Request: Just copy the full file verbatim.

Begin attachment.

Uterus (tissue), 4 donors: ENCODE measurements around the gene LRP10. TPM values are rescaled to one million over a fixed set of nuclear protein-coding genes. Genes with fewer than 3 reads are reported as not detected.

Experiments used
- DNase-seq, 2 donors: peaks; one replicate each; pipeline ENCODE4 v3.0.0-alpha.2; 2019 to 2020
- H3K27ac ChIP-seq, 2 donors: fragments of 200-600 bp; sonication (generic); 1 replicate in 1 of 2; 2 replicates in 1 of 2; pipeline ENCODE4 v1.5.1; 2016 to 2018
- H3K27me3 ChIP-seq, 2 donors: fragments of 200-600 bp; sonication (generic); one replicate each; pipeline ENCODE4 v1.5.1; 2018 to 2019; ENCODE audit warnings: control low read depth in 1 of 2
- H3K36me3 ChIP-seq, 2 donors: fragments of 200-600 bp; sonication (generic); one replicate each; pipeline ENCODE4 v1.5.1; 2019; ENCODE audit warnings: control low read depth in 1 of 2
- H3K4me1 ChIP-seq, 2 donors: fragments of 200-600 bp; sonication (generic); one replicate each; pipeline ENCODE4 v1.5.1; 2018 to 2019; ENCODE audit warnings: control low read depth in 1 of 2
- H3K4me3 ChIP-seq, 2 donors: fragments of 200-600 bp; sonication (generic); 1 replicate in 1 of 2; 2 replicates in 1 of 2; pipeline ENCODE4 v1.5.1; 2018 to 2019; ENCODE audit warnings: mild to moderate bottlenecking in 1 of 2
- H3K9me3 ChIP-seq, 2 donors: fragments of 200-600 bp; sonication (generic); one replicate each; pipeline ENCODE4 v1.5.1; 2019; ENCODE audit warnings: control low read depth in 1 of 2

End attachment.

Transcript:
Uterus (tissue), 4 donors: ENCODE measurements around the gene LRP10. TPM values are rescaled to one million over a fixed set of nuclear protein-coding genes. Genes with fewer than 3 reads are reported as not detected.

Experiments used
- DNase-seq, 2 donors: peaks; one replicate each; pipeline ENCODE4 v3.0.0-alpha.2; 2019 to 2020
- H3K27ac ChIP-seq, 2 donors: fragments of 200-600 bp; sonication (generic); 1 replicate in 1 of 2; 2 replicates in 1 of 2; pipeline ENCODE4 v1.5.1; 2016 to 2018
- H3K27me3 ChIP-seq, 2 donors: fragments of 200-600 bp; sonication (generic); one replicate each; pipeline ENCODE4 v1.5.1; 2018 to 2019; ENCODE audit warnings: control low read depth in 1 of 2
- H3K36me3 ChIP-seq, 2 donors: fragments of 200-600 bp; sonication (generic); one replicate each; pipeline ENCODE4 v1.5.1; 2019; ENCODE audit warnings: control low read depth in 1 of 2
- H3K4me1 ChIP-seq, 2 donors: fragments of 200-600 bp; sonication (generic); one replicate each; pipeline ENCODE4 v1.5.1; 2018 to 2019; ENCODE audit warnings: control low read depth in 1 of 2
- H3K4me3 ChIP-seq, 2 donors: fragments of 200-600 bp; sonication (generic); 1 replicate in 1 of 2; 2 replicates in 1 of 2; pipeline ENCODE4 v1.5.1; 2018 to 2019; ENCODE audit warnings: mild to moderate bottlenecking in 1 of 2
- H3K9me3 ChIP-seq, 2 donors: fragments of 200-600 bp; sonication (generic); one replicate each; pipeline ENCODE4 v1.5.1; 2019; ENCODE audit warnings: control low read depth in 1 of 2